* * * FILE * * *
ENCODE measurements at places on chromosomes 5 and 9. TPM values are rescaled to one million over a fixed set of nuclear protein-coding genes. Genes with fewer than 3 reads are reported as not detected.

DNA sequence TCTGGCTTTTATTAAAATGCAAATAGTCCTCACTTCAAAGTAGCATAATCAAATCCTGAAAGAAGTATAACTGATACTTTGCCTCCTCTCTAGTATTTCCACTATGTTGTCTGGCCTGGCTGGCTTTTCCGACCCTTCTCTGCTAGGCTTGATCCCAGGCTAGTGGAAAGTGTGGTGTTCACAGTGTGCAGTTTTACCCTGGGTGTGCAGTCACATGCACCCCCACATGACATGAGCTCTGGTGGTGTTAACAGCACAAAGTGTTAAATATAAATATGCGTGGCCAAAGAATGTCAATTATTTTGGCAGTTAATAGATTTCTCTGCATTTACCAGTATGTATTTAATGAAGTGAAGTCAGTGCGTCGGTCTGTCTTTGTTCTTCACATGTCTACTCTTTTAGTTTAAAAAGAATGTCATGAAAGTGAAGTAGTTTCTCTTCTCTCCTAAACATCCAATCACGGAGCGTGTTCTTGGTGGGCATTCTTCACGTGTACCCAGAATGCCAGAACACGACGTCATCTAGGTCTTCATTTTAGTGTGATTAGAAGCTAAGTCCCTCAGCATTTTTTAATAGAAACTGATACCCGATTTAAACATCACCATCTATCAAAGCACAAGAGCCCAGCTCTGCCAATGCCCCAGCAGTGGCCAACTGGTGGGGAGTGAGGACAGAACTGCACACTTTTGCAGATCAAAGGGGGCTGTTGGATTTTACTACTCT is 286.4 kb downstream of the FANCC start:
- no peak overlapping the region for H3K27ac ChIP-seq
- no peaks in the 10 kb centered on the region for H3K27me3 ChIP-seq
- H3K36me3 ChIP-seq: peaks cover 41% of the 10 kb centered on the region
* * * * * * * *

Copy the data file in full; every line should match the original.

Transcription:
ENCODE measurements at places on chromosomes 5 and 9. TPM values are rescaled to one million over a fixed set of nuclear protein-coding genes. Genes with fewer than 3 reads are reported as not detected.

DNA sequence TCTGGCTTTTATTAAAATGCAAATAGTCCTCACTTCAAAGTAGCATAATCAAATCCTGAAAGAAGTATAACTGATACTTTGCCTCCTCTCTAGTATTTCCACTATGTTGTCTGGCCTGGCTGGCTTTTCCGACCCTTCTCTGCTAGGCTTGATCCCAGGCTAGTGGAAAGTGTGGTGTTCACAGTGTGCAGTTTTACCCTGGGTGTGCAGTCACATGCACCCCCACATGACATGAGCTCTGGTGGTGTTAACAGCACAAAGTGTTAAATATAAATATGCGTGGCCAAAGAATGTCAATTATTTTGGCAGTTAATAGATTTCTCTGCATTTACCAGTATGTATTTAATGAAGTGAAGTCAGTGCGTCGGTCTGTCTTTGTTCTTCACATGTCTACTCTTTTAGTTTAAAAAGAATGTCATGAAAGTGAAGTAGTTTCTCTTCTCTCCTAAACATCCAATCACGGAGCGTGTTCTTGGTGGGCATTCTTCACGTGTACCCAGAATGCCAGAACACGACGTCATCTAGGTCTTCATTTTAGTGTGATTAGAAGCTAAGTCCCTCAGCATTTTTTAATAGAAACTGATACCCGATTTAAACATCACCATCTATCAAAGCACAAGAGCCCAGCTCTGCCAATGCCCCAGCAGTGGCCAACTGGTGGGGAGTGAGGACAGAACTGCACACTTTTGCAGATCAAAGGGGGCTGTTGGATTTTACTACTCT is 286.4 kb downstream of the FANCC start:
- no peak overlapping the region for H3K27ac ChIP-seq
- no peaks in the 10 kb centered on the region for H3K27me3 ChIP-seq
- H3K36me3 ChIP-seq: peaks cover 41% of the 10 kb centered on the region